47. Varley's Gray
48. Vinaceous-Gray
49. Deep Vinaceous-Gray
50. Violet-Gray

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science
Microscopic Videos Provide a Rare Close-Up Glimpse of the Natural World
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Courtesy of Nikon

Nature’s wonders aren’t always visible to the naked eye. To celebrate the miniature realm, Nikon’s Small World in Motion digital video competition awards prizes to the most stunning microscopic moving images, as filmed and submitted by photographers and scientists. The winners of the seventh annual competition were just announced on September 21—and you can check out the top submissions below.

FIRST PRIZE

Daniel von Wangenheim, a biologist at the Institute of Science and Technology Austria, took first place with a time-lapse video of thale cress root growth. For the uninitiated, thale cress—known to scientists as Arabidopsis thalianais a small flowering plant, considered by many to be a weed. Plant and genetics researchers like thale cress because of its fast growth cycle, abundant seed production, ability to pollinate itself, and wild genes, which haven’t been subjected to breeding and artificial selection.

Von Wangenheim’s footage condenses 17 hours of root tip growth into just 10 seconds. Magnified with a confocal microscope, the root appears neon green and pink—but von Wangenheim’s work shouldn’t be appreciated only for its aesthetics, he explains in a Nikon news release.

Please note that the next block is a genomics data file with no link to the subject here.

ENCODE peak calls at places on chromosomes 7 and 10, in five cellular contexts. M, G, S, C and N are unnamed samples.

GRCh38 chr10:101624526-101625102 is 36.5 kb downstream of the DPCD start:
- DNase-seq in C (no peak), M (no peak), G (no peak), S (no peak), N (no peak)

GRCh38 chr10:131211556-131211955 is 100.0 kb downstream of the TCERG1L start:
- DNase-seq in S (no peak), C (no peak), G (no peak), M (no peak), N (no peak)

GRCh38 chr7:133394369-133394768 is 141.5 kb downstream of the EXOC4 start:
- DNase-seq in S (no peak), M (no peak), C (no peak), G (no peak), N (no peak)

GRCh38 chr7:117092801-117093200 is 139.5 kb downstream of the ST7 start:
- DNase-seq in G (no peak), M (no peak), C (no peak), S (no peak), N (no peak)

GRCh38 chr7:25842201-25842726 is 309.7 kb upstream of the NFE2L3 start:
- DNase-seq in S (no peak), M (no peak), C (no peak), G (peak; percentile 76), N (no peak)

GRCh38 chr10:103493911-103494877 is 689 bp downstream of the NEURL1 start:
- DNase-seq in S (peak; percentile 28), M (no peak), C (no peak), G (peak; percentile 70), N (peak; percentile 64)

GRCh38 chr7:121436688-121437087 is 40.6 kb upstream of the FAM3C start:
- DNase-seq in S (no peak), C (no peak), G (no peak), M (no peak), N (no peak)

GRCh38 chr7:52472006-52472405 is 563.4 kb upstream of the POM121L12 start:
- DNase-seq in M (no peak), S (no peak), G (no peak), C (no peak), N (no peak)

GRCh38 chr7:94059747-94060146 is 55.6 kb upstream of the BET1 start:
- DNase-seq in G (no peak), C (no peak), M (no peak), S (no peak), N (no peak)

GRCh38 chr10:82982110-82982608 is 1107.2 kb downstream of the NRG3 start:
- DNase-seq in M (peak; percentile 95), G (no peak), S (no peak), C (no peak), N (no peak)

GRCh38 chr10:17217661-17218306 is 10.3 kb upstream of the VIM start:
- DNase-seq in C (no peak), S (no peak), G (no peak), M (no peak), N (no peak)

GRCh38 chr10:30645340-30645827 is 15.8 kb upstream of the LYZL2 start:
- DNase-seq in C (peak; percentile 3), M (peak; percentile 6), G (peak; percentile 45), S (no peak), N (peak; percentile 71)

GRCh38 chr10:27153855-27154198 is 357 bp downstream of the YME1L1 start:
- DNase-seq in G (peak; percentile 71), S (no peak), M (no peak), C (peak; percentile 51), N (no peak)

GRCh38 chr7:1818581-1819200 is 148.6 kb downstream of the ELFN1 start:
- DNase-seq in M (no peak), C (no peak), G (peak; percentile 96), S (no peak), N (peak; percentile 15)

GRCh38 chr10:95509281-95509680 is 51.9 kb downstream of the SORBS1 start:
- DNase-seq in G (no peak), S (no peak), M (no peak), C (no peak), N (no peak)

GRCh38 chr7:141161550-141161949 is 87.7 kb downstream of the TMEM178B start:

"Once we have a better understanding of the behavior of plant roots and its underlying mechanisms, we can help them grow deeper into the soil to reach water, or defy gravity in upper areas of the soil to adjust their root branching angle to areas with richer nutrients," said von Wangenheim, who studies how plants perceive and respond to gravity. "One step further, this could finally help to successfully grow plants under microgravity conditions in outer space—to provide food for astronauts in long-lasting missions."

SECOND PRIZE

Second place went to Tsutomu Tomita and Shun Miyazaki, both seasoned micro-photographers. They used a stereomicroscope to create a time-lapse video of a sweating fingertip, resulting in footage that’s both mesmerizing and gross.

To prompt the scene, "Tomita created tension amongst the subjects by showing them a video of daredevils climbing to the top of a skyscraper," according to Nikon. "Sweating is a common part of daily life, but being able to see it at a microscopic level is equal parts enlightening and cringe-worthy."

THIRD PRIZE